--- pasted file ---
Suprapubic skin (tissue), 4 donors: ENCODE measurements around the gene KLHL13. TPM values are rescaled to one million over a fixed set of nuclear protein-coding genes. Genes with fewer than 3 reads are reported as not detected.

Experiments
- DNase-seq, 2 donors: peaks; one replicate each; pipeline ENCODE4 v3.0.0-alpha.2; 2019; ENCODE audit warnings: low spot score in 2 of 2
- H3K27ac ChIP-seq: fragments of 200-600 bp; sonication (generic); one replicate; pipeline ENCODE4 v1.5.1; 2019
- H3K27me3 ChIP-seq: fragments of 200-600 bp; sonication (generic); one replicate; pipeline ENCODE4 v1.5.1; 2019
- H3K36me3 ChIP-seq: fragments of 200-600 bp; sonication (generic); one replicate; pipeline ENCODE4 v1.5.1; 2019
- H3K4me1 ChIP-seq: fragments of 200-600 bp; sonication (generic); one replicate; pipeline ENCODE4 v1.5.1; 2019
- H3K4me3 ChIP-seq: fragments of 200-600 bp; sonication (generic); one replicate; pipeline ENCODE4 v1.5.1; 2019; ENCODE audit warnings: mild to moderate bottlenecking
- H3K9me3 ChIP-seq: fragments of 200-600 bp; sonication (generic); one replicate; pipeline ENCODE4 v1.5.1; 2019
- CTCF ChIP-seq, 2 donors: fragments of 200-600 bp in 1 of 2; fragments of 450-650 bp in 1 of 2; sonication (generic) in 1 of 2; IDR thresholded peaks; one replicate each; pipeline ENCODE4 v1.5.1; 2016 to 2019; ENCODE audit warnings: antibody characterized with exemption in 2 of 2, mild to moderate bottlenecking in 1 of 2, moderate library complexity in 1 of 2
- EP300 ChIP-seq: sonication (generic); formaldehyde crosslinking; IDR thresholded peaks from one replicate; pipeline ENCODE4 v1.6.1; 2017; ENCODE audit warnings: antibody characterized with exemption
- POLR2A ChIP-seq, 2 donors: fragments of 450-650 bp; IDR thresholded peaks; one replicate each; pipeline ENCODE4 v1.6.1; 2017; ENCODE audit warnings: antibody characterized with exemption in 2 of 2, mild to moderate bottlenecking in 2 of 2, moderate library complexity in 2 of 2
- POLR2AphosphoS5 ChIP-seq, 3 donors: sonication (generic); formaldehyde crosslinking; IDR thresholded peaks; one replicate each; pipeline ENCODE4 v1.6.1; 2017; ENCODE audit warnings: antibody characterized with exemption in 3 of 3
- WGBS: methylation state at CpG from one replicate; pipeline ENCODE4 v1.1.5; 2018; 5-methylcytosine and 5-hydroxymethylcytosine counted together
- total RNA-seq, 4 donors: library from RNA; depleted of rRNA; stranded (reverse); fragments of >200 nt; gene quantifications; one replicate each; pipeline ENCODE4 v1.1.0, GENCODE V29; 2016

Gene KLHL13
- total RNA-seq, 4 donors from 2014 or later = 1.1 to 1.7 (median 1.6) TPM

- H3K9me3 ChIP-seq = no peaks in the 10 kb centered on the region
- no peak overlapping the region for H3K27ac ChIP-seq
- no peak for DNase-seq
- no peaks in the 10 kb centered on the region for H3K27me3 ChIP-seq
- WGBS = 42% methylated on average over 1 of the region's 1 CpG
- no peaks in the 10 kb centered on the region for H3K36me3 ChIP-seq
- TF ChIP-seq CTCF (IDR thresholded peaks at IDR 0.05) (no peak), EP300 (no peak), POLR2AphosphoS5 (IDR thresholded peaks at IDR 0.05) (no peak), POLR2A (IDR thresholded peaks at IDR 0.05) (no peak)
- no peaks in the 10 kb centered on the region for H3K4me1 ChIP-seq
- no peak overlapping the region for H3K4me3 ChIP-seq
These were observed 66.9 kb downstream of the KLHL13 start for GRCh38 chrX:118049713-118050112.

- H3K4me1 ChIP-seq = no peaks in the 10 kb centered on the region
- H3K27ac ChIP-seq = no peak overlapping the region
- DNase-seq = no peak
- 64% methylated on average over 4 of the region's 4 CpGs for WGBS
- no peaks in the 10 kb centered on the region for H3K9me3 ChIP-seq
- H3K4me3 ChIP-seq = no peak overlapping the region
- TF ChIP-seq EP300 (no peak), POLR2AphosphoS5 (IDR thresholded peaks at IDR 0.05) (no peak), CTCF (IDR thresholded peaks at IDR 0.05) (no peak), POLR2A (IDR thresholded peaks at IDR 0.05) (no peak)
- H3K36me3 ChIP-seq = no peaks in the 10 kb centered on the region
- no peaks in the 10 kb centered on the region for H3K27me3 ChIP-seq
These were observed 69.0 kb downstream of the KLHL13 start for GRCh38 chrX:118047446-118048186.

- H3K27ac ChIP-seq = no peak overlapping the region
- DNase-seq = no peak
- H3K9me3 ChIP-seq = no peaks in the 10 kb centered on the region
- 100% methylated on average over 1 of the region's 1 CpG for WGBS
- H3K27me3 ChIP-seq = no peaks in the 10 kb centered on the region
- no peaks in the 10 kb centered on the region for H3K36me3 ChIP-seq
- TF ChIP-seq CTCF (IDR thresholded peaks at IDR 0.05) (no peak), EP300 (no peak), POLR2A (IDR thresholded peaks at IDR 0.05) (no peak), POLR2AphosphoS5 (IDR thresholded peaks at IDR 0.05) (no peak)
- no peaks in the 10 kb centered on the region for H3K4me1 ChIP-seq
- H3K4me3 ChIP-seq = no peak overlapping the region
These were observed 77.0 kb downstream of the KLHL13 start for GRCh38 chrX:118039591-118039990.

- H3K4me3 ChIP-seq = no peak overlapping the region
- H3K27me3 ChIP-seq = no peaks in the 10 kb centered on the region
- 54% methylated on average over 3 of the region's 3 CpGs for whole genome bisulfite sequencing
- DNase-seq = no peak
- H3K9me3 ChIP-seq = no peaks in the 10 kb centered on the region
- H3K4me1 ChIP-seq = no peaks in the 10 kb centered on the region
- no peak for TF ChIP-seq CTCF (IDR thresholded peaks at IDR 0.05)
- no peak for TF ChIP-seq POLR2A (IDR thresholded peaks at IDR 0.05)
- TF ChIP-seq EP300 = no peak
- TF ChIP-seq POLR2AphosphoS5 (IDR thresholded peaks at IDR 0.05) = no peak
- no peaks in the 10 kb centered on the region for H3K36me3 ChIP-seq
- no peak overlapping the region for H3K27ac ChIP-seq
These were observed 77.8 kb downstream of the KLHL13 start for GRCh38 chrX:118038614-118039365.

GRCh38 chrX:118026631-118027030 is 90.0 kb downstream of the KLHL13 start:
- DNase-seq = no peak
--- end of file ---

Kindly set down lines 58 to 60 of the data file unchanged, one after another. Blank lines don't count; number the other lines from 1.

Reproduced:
- no peaks in the 10 kb centered on the region for H3K36me3 ChIP-seq
- no peak overlapping the region for H3K27ac ChIP-seq
These were observed 77.8 kb downstream of the KLHL13 start for GRCh38 chrX:118038614-118039365.